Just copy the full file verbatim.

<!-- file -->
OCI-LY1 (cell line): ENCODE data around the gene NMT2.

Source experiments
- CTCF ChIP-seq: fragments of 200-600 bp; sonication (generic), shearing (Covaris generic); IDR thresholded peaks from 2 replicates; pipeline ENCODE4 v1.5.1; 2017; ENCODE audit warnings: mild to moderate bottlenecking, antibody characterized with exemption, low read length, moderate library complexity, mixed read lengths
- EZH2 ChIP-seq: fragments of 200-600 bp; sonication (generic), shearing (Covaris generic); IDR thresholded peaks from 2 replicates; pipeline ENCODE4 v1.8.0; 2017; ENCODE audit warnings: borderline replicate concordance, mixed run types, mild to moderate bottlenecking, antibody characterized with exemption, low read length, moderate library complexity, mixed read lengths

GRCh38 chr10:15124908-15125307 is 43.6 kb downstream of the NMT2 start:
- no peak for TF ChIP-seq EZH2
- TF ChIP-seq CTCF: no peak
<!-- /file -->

OCI-LY1 (cell line): ENCODE data around the gene NMT2.

Source experiments
- CTCF ChIP-seq: fragments of 200-600 bp; sonication (generic), shearing (Covaris generic); IDR thresholded peaks from 2 replicates; pipeline ENCODE4 v1.5.1; 2017; ENCODE audit warnings: mild to moderate bottlenecking, antibody characterized with exemption, low read length, moderate library complexity, mixed read lengths
- EZH2 ChIP-seq: fragments of 200-600 bp; sonication (generic), shearing (Covaris generic); IDR thresholded peaks from 2 replicates; pipeline ENCODE4 v1.8.0; 2017; ENCODE audit warnings: borderline replicate concordance, mixed run types, mild to moderate bottlenecking, antibody characterized with exemption, low read length, moderate library complexity, mixed read lengths

GRCh38 chr10:15124908-15125307 is 43.6 kb downstream of the NMT2 start:
- no peak for TF ChIP-seq EZH2
- TF ChIP-seq CTCF: no peak